HPV16 variant lineage, clinical stage, and survival in women with invasive cervical cancer
1 Department of Pathology, University of Oklahoma Health Sciences Center, 940 SL Young Blvd, Oklahoma City, Oklahoma, 73104-5042, USA
2 Department of Obstetrics and Gynecology, Division of Gynecologic Oncology, University of Oklahoma Health Sciences Center, 800 NE 10th St. Suite 2001-2, Oklahoma City, Oklahoma, 73104-5418, USA
3 Division of Cancer Epidemiology and Genetics, National Cancer Institute, 6120 Executive Blvd, Room 5024, Rockville, Maryland 20852-7234, USA
4 Department of Obstetrics and Gynecology, University of Missouri Health System, 115 Business Loop 70W, Columbia, Missouri 56203-3244, USA
5 Department of Pathology and Laboratory Medicine, Tulane University Health Sciences, 1430 Tulane Avenue SL-79, New Orleans, Louisiana 70112-2699, USA
6 Obstetrics and Gynecology Department, Vanderbilt University Medical Center, 1161 21st Ave S, Nashville, Tennessee 37232-0011, USA
7 Department of Cancer Etiology, City of Hope and the Beckman Institute, 1500 East Duarte Rd, Duarte, CA 91010-3012, USA
Infectious Agents and Cancer 2011, 6:19 doi:10.1186/1750-9378-6-19Published: 28 October 2011
HPV16 variants are associated with different risks for development of CIN3 and invasive cancer, although all are carcinogenic. The relationship of HPV 16 variants to cancer survival has not been studied.
155 HPV16-positive cervical cancers were categorized according to European and non-European variant patterns by DNA sequencing of the E6 open reading frame. Clinico-pathologic parameters and clinical outcome were collected by chart review and death registry data.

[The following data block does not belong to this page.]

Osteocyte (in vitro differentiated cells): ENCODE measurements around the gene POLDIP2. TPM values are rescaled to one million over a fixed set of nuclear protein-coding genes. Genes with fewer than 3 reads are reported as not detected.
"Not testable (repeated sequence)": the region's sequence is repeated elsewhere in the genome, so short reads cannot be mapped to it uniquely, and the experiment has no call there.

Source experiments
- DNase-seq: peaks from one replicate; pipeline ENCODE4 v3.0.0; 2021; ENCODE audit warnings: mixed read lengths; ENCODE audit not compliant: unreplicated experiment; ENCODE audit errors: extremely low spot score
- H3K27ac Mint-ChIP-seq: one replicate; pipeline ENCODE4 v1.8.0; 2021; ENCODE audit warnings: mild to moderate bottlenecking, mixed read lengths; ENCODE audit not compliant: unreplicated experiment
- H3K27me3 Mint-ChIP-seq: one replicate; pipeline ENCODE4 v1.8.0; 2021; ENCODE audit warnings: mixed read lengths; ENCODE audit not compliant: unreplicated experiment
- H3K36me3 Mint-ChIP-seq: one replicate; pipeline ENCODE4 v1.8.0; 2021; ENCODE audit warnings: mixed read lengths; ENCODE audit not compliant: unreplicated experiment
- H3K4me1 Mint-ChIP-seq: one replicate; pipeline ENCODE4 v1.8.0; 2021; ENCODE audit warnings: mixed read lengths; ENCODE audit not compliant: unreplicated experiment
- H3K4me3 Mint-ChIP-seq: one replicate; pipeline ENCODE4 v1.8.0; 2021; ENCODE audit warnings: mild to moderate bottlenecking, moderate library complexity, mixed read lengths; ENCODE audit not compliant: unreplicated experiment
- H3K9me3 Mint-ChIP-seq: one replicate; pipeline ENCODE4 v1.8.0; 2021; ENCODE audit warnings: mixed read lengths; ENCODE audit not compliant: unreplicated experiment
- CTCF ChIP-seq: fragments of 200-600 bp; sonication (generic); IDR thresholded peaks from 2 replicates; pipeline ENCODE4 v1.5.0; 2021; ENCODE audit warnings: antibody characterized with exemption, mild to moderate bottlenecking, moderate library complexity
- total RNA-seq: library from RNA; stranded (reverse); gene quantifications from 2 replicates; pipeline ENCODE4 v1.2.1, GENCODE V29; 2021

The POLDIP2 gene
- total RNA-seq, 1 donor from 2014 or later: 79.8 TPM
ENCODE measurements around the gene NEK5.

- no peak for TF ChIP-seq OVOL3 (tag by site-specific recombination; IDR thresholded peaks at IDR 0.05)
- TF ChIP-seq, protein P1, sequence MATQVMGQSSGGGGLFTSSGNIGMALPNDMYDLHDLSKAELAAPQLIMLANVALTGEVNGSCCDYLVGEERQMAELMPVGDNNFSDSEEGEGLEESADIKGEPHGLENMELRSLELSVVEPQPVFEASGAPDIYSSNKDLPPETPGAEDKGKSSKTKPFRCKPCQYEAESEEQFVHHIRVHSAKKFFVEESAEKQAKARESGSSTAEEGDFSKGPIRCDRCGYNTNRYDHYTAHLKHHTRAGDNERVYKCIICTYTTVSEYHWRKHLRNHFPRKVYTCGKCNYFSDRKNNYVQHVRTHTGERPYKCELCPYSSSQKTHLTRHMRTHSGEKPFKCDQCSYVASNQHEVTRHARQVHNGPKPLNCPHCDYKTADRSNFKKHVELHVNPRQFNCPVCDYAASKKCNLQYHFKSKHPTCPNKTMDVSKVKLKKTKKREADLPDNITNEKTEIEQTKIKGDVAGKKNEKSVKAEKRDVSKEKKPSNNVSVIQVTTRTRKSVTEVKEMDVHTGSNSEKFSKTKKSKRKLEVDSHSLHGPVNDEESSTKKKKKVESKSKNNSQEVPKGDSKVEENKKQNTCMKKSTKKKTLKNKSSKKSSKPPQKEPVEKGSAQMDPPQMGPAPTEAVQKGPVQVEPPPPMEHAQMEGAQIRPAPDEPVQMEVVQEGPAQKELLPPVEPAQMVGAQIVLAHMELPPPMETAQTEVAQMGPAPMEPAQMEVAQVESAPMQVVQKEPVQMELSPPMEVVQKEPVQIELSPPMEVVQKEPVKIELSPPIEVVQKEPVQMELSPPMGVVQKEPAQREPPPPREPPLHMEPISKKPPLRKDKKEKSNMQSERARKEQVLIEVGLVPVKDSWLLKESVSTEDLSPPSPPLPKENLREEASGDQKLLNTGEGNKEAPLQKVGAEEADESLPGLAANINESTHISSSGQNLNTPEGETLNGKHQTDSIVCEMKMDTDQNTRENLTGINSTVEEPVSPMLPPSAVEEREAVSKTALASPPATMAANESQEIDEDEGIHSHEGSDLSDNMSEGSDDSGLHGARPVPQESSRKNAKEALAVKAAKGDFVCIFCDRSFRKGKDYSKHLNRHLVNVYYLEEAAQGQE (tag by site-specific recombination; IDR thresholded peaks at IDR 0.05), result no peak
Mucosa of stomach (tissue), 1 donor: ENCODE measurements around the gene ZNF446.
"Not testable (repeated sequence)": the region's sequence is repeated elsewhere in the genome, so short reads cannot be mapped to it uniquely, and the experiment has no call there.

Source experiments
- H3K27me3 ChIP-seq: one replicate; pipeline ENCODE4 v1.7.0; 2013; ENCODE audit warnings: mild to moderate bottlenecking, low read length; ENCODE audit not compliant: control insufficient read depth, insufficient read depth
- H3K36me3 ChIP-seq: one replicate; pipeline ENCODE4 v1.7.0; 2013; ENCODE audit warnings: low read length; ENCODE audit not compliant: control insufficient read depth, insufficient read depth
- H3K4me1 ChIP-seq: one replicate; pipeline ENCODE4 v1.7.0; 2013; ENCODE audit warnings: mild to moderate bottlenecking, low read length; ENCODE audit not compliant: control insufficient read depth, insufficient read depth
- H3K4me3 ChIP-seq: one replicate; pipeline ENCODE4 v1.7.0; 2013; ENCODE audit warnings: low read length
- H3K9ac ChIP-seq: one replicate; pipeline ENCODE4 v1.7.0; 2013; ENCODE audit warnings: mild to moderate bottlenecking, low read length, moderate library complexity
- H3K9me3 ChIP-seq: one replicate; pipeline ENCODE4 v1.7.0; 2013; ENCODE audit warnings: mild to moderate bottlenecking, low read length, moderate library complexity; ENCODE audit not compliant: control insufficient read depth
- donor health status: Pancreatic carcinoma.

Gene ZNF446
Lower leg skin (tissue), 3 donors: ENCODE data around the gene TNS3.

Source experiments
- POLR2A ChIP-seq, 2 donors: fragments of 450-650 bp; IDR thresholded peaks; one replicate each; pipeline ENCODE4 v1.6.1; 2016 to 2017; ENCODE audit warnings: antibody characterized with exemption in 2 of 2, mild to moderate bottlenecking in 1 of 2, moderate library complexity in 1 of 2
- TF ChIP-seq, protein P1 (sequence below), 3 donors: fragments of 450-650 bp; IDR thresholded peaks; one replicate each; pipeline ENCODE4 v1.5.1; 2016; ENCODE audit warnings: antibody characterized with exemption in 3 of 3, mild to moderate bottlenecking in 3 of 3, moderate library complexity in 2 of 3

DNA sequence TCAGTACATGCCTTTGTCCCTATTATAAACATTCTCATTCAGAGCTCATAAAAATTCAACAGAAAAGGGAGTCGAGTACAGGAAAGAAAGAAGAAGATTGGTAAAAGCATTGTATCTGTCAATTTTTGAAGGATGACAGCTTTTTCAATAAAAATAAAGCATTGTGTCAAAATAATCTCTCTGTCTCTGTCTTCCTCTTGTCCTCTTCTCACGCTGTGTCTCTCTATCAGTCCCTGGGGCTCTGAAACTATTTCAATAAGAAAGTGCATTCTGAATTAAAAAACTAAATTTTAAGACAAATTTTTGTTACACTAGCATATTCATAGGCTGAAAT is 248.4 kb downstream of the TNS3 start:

Of the 155 women (mean age 44.7 years; median follow-up 26.7 months), 85.2% harbored European variants while 14.8% had non-European sequences. HPV16 variants differed by histologic cell type (p = 0.03) and stage (1 vs. 2+; p = 0.03). Overall, 107 women (68.0%) were alive with no evidence of cancer, 42 (27.1%) died from cervical cancer, 2 (1.3%) were alive with cervical cancer, and 4 (2.6%) died of other causes. Death due to cervical cancer was associated with European variant status (p < 0.01). While 31% of women harboring tumors with European variants died from cervical cancer during follow-up, only 1 of 23 (4.4%) non-European cases died of cancer. The better survival for non-European cases was partly mediated by lower stage at diagnosis.
Overall, invasive cervical cancers with non-European variants showed a less aggressive behavior than those with European variants. These findings should be replicated in a population with more non-European cases.